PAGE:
Will work for lettuce

Once again, Janie and I were asked to babysit her parent’s two guinea pigs, Thalia and Daphne, while they sailed to Alaska and contracted norovirus.

Last year we looked after these two piglets and got to know them well enough that they cooed with delight when I would hold and pet them. In the time since then, I’ve been to their home and have had several opportunities to mingle with them. They have no reason to fear me – they know who I am, only this time they don’t seem to remember that because every time I came into the room they scattered in a squealing frenzy. They were more terrified of my presence, putting large piles of delicious food into their cage, than those three very bad cats lingering just outside the confines of their sanctuary, licking their lips and following every last skitter and step in great anticipation of a delicious Peruvian snack.


Even as their stay neared an end, they did not seem to warm up to me. They did better with Janie who must have some familiar resonance with them. They didn’t seem to mind it one bit when she stood inside their habitat and kick them around like little soccer balls. The only time they showed some discomfort around her was when our friends were over. She held Daphne for about two minutes too long and Daphne peed all over her shirt. Well, good, I said. If they hate me, at least I don’t have to risk being sprayed with urine in front of company.

One thing I remembered after the first day of this recent guinea-siting episode is that these little animals shit a whole lot, and they don’t discriminate about where they do it, either. I found little brown pellets in their pigloos, all over the wood chips in their habitat, in their pile of hay and, several times, on the rim of the food dish. I don’ t even want to know how hard they had to work to get that accomplished. We couldn’t let them run around unsupervised for any amount of time because they are apt to just poop wherever. Since they eat all day long, and they are small enough that the food doesn’t have far to travel from one end to another, it’s like they leave behind a shit trail. Maybe this is how they find their way back home in the wild.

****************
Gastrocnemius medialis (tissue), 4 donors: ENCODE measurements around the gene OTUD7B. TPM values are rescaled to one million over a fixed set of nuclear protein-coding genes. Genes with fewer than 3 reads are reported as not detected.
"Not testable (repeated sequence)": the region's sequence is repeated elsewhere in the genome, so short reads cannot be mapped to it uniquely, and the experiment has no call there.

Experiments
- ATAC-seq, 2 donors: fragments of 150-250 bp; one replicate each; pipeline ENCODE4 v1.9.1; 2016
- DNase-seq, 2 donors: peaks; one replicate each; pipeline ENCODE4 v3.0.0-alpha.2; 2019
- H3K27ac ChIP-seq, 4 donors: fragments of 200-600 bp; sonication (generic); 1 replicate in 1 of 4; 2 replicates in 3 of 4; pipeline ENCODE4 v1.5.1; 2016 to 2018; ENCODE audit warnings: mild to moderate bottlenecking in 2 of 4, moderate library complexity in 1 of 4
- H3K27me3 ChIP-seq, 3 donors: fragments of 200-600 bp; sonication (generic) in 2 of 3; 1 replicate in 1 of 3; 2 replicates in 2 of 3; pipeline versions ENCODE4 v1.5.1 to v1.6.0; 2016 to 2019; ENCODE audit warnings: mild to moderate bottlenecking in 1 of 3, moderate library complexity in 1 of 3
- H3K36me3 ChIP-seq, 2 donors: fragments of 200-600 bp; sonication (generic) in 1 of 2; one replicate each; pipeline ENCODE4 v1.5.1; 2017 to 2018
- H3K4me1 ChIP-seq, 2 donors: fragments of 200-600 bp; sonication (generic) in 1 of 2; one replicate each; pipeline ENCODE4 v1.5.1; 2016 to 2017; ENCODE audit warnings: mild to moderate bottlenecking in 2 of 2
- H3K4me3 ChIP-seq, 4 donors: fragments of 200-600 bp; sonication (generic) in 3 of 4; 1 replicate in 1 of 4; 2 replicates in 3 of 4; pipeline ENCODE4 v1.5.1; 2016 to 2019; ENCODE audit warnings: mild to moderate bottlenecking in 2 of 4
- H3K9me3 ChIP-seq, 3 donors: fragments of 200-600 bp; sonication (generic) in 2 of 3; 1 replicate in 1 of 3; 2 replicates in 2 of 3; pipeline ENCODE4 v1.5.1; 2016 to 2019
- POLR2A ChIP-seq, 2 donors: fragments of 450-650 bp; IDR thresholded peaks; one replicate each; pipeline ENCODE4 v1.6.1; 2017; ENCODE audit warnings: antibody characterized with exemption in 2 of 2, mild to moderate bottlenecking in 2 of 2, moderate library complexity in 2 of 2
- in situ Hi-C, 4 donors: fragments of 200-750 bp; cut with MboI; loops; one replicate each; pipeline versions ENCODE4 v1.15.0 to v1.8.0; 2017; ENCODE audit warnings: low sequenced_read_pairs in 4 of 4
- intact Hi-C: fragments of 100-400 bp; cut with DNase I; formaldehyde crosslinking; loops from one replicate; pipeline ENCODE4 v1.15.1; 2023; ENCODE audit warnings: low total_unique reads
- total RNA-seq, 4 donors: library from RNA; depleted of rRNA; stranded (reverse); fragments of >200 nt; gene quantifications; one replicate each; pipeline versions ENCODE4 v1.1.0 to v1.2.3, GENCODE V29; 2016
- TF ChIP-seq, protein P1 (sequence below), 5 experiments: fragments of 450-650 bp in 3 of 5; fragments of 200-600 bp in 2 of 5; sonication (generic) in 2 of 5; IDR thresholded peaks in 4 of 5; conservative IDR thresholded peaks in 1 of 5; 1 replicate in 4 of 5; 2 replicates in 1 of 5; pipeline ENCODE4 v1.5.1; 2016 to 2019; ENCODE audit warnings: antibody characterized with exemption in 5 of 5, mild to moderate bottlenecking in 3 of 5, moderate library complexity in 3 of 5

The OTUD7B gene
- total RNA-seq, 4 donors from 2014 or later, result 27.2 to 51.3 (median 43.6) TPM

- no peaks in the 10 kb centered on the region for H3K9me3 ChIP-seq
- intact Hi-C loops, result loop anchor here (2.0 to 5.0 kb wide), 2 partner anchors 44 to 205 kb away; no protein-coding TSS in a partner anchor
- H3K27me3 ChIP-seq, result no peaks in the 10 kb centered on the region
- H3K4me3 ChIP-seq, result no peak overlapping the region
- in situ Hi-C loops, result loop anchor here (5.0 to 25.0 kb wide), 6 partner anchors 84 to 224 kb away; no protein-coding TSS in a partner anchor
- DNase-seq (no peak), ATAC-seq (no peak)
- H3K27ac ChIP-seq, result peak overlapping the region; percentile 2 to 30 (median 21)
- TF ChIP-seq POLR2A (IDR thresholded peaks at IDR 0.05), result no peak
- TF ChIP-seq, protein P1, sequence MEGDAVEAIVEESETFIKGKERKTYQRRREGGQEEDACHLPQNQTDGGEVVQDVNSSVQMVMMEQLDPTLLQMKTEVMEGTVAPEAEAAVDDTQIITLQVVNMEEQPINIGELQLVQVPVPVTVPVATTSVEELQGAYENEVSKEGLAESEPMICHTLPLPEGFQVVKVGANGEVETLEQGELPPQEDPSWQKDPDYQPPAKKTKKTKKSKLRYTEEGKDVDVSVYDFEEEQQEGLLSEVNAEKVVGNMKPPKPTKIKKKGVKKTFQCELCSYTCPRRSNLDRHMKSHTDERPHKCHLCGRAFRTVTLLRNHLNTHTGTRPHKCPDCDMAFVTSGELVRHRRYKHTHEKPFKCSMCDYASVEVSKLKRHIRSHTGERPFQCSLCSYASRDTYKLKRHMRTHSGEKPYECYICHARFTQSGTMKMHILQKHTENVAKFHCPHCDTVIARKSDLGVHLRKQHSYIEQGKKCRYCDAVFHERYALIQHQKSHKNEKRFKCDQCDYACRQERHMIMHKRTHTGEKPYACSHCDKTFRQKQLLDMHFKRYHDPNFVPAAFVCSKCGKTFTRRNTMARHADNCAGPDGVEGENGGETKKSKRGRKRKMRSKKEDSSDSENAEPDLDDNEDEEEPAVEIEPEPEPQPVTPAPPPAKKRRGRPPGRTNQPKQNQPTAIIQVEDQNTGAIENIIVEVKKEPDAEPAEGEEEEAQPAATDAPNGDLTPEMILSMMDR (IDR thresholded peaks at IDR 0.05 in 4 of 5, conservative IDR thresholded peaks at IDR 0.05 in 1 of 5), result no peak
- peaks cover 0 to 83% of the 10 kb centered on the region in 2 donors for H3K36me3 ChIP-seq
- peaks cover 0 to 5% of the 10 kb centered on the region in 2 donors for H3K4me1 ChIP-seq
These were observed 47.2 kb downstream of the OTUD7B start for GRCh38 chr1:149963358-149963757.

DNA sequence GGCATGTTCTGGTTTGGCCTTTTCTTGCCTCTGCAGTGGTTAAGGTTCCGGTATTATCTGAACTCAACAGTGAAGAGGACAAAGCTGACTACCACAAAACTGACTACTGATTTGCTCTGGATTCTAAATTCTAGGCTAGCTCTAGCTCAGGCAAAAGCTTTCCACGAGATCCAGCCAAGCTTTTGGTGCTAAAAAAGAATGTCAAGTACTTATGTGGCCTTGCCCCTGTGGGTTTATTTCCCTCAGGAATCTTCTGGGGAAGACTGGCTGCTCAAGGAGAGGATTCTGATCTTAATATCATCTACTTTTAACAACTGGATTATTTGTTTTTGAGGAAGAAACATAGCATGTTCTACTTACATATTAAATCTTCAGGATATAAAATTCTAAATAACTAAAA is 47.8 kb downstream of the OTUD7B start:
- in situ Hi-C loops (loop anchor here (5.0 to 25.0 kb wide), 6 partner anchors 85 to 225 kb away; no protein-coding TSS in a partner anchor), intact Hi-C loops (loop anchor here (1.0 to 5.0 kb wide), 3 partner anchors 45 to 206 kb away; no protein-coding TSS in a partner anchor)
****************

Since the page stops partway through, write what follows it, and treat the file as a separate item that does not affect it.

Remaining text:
On their last afternoon here, we decided to have a mini photo shoot to get some pictures together in time for Janie’s dad’s birthday. As we discussed what to do, an idea evolved:

We could take some great boudoir-type shots. Maybe we can Photoshop some fishnets on them, some high heels, a little red lipstick with a cigarette dangling from their mouths.”

Oh, yeah?

Yeah! We could make it into a little booklet, compile all the shots and write a few profiles: Daphne likes Russian Literature, melon rinds and running away from Linsey.

What will we call it?

We could call it PlayGuinea. No, no. We’ll call it Teets.


We took some photos of the ladies, but nothing that would work for what I had planned. They weren’t all that cooperative. When I told Thalia to give me her sexy face, I realized that she didn’t know what a sexy face was. It was like her face was frozen with fear. Suddenly I knew what it was like to be Tyra Banks in a room full of America’s Next Top Model contestants, because when I told Daphne to to make her eyes look sultry like this, not like this, but like this, the only thing she could do was look at me like that and I realized that no amount of coaching was going to get that broke down guinea to look like a classy whore.


One Comment

  1. July 5, 2008

    A very nearly charming montage. I never thought of guinea pigs as viable pets and this post has done nothing to change my mind. But I do see you in a whole new light.

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